Mumps

Caused by the mumps virus, mumps is a contagious disease. The mumps usually begins with a fever, headache, muscle aches, tiredness, and loss of appetite for a few days. This may be followed by swelling of salivary glands. Anyone who has not been vaccinated or who has not previously had the mumps can get the mumps. LSCS students, employees, and guests who have not had the mumps should be vaccinated against this disease. 

Vaccination recommendations
The U.S. Centers for Disease Control and Prevention (CDC) and the Texas Department of State Health Services (DSHS) recommend that all students of higher education without a history of mumps receive the vaccine. This vaccine is given as part of the MMR vaccine (measles, mumps, and rubella [German measles] and for children 12 years of age and younger the MMRV vaccine (MMR plus varicella [chickenpox] vaccine) may be given as an alternate. This vaccine and other health care services are available locally free or at a nominal cost from:

Harris County Public Health & Environmental Services Clinics http://www.hcphes.org/dccp/lochrs.htm

Information available in English, Spanish, and Vietnamese.

Symptoms of the disease
Individuals first feel sick with symptoms like a low-grade fever, headache, muscle aches, loss of appetite and tiredness for a few days. This is later followed by swelling of salivary (parotid) glands just below the ear known as "parotitis". This is a well known sign of mumps. This only occurs in 30-40% of individuals infected with mumps. As many as 20% of persons with mumps have no symptoms of the disease; 40-50% have nonspecific or respiratory symptoms. Laboratory confirmation of the virus is usually needed to confirm diagnosis.

Complications to the central nervous system (meningitis) may occur but rare and generally not serious. Meningitis (with headache and stiff neck), occurs in up to 15% of people with mumps. It can also lead to hearing loss in children, and complications for women who are pregnant. Mumps is usually a mild disease for children; adults may have a more serious disease and more complications.

Currently, there is no specific treatment for mumps. Supportive care (bed rest, fluids, and fever reduction) should be given as needed. If someone becomes very ill, they should seek medical attention. If someone seeks medical attention, they should call their doctor in advance so that they don't have to sit in the waiting room for a long time and possibly infect other patients.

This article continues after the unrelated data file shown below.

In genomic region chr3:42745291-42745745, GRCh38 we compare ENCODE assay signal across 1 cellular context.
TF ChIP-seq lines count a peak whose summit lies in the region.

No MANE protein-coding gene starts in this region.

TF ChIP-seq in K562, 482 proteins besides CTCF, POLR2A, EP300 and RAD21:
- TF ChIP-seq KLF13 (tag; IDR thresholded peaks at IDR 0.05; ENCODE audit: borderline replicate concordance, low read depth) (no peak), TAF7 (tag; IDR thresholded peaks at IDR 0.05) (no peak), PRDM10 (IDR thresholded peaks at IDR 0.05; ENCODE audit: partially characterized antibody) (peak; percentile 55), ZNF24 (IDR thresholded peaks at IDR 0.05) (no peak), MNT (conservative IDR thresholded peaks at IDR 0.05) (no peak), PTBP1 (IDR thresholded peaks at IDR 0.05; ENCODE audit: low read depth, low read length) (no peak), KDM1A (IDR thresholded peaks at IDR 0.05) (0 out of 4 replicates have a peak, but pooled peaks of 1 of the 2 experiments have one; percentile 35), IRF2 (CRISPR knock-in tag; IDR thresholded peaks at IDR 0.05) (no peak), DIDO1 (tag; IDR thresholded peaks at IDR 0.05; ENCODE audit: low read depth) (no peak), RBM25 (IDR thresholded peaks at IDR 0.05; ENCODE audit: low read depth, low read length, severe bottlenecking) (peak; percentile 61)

Transmission of the disease
Mumps is contagious. The virus replicates in the upper respiratory tract and is spread through direct contact with respiratory secretions, salvia or through fomites (germs or parasites). An individual with mumps is usually considered most infectious from 1-2 days before and until 5 days after onset of parotitis. It is spread from person to person through the air. It is less contagious than measles or chickenpox. On average signs of mumps will occur after 14-18 days from being exposed, but it could be as long as 14-25 days.

Incidence of mumps

  • Mumps is rare in the U.S. due to good immunization coverage.
  • Recent outbreaks of mumps have occurred primarily on college campuses.
  • Once you have had mumps you do not get it again.
  • Persons born before 1957 are generally considered to be immune to mumps.

Risk for college students
Mumps can spread more easily in a college environment, including classrooms, libraries, and other close quarters where students spend a lot of time. This increases the likelihood for those on campus to contract the disease.

The mumps (MMR) vaccine
The mumps vaccine is safe and effective -- approximately 80% of individuals become immune to mumps after a single dose of vaccine. The second dose of MMR vaccine is intended to produce immunity in the remaining 20% of individuals who did not respond to the first dose. By taking the MMR vaccine individuals develop immunity to measles and rubella. The most common side effect is soreness at the site of injection. Generally, doses are recommended as follows:

  • First dose (as MMR) for preschool-age children 12 months of age and older and persons born during or after 1957 not at high risk of mumps exposure
  • Second dose (as MMR) for school-age children and adults at high risk of mumps exposure (i.e., healthcare personnel, international travelers and students at post-high school educational institutions.

 When to Return to School/Work

The CDC and DSHS provide the following general guidelines to determine when one can return to work after developing mumps:

  • Individuals who have had the mumps and whether they have received treatment or not, may return 10 days after the onset of symptoms.

For more information
To learn more about mumps and the MMR or MMRV vaccines, please talk with a health care provider or call the Texas Department of State Health Services (DSHS) Immunization Branch at 800.252.9152 or 512.458.7284. For general information about mumps, visit the websites of the U.S. Centers for Disease Control and Prevention (CDC). Review carefully the Mumps(MMR) Vaccine Immunization Statements provided by the U.S. Department of Health and Human Services and the CDC.